Identity, Parenting

Motherhood

This week, I am just past 24 weeks pregnant. We found out while we were still in China. That was scary. It wasn’t planned. In fact, I had other plans; to come home, start a career, enjoy the exciting, young, married life with my still newly wed husband. This baby was a curveball to say the least. But it’s my baby. I had feelings of excitement mixed in with the fear too though. Our little secret from the world, a whole new person! My person.

Now that we’re home and I’ve had time to let the reality sink in along with my expanding belly, my excitement and joy are growing too! We’ve modified our plans and are anxiously awaiting the arrival of our little girl. In fact, I have so many plans for this pregnancy, the birth, the first days home, the first year, the nursery, our home, her whole life, our whole lives, etc, etc, etc. I’m sure all moms know the feeling.

There are so many things that I want for this little girl and for our family. I feel pressure too, to be the picture of domestic tranquility, to be the perfect mother. Those thoughts are normal and natural I assume but I know from the experience of living in a family that that is not how family life works. I know that I will make mistakes, probably many of them, and the same ones over again. I will loose my temper, reach my breaking points, feel unfulfilled, sad, and resentful at times.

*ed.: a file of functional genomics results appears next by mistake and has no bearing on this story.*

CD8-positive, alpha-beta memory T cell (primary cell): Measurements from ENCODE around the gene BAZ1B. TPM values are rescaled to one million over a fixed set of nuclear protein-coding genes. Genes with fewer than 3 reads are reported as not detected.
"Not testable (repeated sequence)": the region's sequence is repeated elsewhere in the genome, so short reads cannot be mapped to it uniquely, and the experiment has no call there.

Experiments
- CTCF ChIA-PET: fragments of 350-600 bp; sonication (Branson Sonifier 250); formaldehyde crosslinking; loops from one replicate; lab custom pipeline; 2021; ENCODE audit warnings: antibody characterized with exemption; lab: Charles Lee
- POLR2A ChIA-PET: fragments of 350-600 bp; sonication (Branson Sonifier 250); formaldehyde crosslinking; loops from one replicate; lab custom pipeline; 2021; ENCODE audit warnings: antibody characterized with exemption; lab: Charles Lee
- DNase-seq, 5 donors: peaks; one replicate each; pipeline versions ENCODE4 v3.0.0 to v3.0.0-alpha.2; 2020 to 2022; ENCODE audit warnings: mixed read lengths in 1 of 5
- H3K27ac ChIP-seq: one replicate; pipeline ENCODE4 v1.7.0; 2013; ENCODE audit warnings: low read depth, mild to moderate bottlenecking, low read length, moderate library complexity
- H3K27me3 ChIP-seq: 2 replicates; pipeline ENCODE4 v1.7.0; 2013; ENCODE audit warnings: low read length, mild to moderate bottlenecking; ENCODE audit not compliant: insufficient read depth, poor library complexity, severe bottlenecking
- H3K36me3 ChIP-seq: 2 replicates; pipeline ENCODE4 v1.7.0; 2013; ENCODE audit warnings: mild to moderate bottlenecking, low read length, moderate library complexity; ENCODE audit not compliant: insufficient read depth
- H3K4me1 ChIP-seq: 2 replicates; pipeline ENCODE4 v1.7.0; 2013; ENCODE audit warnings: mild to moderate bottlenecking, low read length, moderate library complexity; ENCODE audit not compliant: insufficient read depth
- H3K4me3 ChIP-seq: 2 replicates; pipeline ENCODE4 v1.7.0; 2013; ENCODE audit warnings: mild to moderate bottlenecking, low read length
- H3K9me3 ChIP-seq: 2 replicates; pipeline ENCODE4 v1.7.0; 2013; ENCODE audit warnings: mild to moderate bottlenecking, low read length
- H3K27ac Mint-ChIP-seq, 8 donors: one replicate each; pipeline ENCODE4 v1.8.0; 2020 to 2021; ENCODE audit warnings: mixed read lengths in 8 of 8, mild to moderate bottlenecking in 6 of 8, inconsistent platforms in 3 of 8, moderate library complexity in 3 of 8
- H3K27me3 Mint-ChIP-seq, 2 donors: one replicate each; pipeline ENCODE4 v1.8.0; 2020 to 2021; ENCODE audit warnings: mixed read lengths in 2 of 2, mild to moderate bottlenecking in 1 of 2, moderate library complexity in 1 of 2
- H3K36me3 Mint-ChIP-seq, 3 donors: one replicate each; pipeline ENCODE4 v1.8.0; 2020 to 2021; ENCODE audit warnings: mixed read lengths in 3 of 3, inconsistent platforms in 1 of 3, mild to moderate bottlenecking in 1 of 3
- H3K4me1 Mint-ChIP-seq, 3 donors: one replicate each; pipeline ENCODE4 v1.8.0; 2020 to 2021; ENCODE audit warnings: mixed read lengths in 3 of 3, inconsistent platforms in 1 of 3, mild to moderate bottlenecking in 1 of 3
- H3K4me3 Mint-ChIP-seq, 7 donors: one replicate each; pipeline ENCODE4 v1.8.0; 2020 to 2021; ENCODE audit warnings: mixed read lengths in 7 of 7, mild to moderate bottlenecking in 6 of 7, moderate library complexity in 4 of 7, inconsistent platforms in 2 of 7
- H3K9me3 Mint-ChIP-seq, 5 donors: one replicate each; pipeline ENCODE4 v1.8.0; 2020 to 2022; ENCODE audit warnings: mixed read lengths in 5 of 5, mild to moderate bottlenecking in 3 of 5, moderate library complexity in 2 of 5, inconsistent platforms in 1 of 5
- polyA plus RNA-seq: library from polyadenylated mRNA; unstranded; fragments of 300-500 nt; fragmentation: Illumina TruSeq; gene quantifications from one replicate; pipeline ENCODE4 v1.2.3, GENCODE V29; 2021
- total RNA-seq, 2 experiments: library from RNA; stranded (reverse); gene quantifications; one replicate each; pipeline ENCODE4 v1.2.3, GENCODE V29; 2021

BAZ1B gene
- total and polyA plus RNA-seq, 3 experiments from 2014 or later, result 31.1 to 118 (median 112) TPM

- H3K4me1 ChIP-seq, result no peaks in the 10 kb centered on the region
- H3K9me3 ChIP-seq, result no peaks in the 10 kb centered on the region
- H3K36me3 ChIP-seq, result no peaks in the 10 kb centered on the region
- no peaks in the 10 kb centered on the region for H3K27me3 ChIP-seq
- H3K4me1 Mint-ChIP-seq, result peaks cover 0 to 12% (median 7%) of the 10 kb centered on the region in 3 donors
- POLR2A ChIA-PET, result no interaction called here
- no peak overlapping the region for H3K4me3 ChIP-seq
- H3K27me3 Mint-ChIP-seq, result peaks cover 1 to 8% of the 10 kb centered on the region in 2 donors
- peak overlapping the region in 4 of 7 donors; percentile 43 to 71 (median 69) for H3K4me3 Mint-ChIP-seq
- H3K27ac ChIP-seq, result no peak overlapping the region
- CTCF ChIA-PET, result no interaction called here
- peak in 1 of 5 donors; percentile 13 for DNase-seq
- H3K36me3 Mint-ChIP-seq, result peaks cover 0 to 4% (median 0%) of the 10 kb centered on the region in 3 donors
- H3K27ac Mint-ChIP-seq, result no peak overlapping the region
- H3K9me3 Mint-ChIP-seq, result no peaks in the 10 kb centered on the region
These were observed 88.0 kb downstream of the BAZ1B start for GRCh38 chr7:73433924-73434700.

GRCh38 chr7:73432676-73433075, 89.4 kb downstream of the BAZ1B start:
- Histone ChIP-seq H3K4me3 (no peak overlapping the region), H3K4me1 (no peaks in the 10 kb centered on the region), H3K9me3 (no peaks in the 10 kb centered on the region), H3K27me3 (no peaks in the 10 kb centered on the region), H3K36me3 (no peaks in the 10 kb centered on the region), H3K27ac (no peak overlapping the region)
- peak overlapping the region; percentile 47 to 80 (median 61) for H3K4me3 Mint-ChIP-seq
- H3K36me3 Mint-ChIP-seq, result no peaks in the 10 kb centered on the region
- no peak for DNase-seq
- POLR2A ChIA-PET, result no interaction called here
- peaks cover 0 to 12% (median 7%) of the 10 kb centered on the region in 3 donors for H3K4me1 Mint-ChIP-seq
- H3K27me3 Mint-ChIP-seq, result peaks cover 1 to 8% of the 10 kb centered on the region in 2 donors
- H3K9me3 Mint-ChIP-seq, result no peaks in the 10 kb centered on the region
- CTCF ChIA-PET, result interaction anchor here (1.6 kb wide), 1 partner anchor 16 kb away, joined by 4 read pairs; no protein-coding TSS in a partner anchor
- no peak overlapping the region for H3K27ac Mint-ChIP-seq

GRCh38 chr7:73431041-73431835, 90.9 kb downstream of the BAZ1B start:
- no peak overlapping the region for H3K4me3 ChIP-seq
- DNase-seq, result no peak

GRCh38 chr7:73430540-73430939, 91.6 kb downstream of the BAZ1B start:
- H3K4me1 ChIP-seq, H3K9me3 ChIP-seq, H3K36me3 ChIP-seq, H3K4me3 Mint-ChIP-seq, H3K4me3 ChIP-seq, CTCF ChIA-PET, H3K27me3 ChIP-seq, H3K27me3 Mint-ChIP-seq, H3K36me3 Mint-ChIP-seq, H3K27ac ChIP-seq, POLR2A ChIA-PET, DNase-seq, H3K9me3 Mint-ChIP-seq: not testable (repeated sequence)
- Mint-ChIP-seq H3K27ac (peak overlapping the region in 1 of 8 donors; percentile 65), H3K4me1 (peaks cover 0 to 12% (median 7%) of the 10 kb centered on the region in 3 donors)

In some ways, this motherhood thing is all new to me. I was born to a mother who couldn’t keep me and raise me on her own. My adoptive mother never had biological children, never went through a pregnancy or birth. So motherhood looked a little different for me. But I was never denied unconditional love.

The first few months of pregnancy asked me to think about my birth mother in ways that I never had before. Was she nauseous with morning sickness like I was? Did she have back pain and wake up in the middle of the night because I kicked her or didn’t like which side she was laying on? I wonder if she loved me that way that I already love my daughter, so much. What were her hopes for me? Her hopes for herself? And the unexpected reasons that we couldn’t be together?

Some questions we return to time and again.

So the same conclusion that I’ve reached when thinking about her is the same one for the thoughts and hopes for my own daughter. I pray for them. And for myself. That I can be grateful and humbled, that I can place God’s will first, for all of our lives.

I wish I could tell her that she is a grandmother. I wish we could share our mothering experiences. I wish for my daughter to meet her some day; the courageous woman who carried her mom for nine months and gave her the gift of life. But those are my wishes and while they may never come true, I will always pray for her and hold her in my heart, sharing what I do know with my children.

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